The magic of myth and legend has come true in our time. One types the correct incantation on a keyboard, and a display screen comes to life, showing things that never were nor could be…. The computer resembles the magic of legend in this respect, too. If one character, one pause, of the incantation is not strictly in proper form, the magic doesn’t work. Human beings are not accustomed to being perfect, and few areas of human activity demand it. Adjusting to the requirement for perfection is, I think, the most difficult part of learning to program. ~Frederick Brooks
Are systems becoming easier to use?
I remember when I assembled my first PC a long time ago. There was no operating system, just a brick with switches in front, and inside was a very simple 8-bit processor. To program, I had to enter one eight-bit code using the switches, one byte at a time. Nobody else at home could use it except me, and its usefulness for anything other than assembly programming fun was dubious at best. I was so proud of the day when I programmed it to play the bumble-bee tune.
Fast forward to today, and I am typing on a respectable Surface tablet, whose usefulness cannot be doubted. The difference between that old 8-bit system and the Surface is mind-boggling: 8 bits versus 64, 1 kilobyte of main memory versus 2 gigabytes, front-panel switches versus a full keyboard that also doubles as a cover, 10 kilograms versus less than a kilogram in total weight, LED lights versus a high-resolution screen, and on and on.
In terms of software, the contrast is even more mind-boggling: no operating system versus one that is more complicated than that run on mainframe systems a couple of decades ago. A programming system that makes it easy to churn apps for any task imaginable.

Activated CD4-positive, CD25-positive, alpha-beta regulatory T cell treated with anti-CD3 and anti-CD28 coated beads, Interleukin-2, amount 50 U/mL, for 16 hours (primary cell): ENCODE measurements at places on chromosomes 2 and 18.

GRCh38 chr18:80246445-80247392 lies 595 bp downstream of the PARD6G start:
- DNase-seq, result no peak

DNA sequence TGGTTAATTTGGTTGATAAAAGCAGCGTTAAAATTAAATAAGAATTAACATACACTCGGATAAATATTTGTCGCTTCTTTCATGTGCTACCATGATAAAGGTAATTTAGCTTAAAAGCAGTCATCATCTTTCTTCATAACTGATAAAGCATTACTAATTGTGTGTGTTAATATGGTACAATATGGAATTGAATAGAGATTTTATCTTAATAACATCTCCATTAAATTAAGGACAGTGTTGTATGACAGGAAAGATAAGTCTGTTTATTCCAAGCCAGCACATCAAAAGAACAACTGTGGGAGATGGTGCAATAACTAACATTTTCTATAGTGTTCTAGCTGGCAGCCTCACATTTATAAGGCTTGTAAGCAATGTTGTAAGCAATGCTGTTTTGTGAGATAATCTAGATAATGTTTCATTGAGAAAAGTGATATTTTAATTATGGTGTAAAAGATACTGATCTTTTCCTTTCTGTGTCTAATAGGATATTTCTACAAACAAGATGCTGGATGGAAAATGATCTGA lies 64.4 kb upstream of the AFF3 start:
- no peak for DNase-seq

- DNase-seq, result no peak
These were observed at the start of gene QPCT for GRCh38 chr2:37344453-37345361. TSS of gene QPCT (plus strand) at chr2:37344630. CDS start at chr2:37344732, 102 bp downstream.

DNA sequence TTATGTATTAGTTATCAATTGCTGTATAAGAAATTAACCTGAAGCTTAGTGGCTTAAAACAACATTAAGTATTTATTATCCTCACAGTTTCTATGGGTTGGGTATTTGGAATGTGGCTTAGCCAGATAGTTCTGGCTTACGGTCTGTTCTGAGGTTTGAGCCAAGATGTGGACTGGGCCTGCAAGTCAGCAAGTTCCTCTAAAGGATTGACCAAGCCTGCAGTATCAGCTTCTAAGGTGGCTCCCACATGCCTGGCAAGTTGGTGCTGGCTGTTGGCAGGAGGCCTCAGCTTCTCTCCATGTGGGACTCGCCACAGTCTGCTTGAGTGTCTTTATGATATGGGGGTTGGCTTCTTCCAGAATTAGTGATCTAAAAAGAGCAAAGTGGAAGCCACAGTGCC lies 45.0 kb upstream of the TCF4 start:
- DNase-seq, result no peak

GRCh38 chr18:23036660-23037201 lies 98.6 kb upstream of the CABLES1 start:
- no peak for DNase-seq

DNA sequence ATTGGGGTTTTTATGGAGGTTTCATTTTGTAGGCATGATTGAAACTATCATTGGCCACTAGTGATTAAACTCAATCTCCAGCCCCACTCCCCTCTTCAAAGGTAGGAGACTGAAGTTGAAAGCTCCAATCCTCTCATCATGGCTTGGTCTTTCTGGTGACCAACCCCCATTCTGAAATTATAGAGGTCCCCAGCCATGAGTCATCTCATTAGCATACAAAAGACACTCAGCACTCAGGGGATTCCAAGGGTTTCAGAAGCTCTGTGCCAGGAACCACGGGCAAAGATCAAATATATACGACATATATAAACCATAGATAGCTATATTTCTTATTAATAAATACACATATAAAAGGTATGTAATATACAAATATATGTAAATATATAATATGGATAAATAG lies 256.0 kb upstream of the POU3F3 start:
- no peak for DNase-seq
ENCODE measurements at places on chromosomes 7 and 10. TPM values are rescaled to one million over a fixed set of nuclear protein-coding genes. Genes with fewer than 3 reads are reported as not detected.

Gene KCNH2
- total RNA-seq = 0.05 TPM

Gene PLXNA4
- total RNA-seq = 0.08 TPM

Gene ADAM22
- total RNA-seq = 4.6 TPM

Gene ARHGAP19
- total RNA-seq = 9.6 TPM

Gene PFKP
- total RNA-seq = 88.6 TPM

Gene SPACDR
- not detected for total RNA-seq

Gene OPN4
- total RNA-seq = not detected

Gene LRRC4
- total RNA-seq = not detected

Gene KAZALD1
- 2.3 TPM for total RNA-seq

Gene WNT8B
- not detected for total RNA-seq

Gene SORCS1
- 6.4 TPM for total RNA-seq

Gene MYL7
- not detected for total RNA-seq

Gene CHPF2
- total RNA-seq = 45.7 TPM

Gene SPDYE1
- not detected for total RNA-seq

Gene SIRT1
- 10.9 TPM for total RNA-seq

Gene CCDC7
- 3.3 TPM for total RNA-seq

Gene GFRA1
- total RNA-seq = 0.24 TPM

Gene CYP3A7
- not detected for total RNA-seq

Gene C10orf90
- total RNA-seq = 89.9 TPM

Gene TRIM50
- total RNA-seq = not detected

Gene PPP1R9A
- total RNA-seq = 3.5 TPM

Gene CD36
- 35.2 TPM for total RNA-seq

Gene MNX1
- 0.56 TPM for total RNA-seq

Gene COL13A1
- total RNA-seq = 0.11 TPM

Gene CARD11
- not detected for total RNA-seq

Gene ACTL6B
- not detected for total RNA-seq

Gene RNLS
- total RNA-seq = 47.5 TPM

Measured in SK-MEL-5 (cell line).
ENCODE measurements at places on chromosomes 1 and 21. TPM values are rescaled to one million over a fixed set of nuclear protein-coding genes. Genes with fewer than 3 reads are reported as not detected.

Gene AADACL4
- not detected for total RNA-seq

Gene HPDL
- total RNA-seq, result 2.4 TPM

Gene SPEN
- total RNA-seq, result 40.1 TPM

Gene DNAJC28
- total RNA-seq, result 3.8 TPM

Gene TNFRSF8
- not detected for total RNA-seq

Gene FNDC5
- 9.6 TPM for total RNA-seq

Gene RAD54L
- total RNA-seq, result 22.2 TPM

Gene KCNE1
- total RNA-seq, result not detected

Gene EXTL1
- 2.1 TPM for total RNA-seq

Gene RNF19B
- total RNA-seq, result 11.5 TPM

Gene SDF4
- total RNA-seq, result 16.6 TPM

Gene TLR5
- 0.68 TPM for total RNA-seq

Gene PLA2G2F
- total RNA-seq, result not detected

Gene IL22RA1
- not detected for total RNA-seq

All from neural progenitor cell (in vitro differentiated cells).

Clearly we have progressed so far. Or have we? Sometimes I have my doubts, like when I was explaining to my sister (who is almost as old as I am) over the phone how to drag-drop a file from a folder to dropbox.com. She got it done, but I felt that the only proper way to teach her was for me to take control of her PC remotely. Why can’t she just do it using voice commands? “Move file X from PC folder to dropbox.com.”
Voice commands now work too, but there is a catch. You have to be very precise in your “incantation”. Wrong incantation, and you get the wrong results. This makes our computer manuals no different from sorcery books. May be there’s a better way to communicate with computers, but for now precision of language is most important.
Of course precision of language is also important in the practice of law. I believe this is why lawyers love their laptops and tablets too.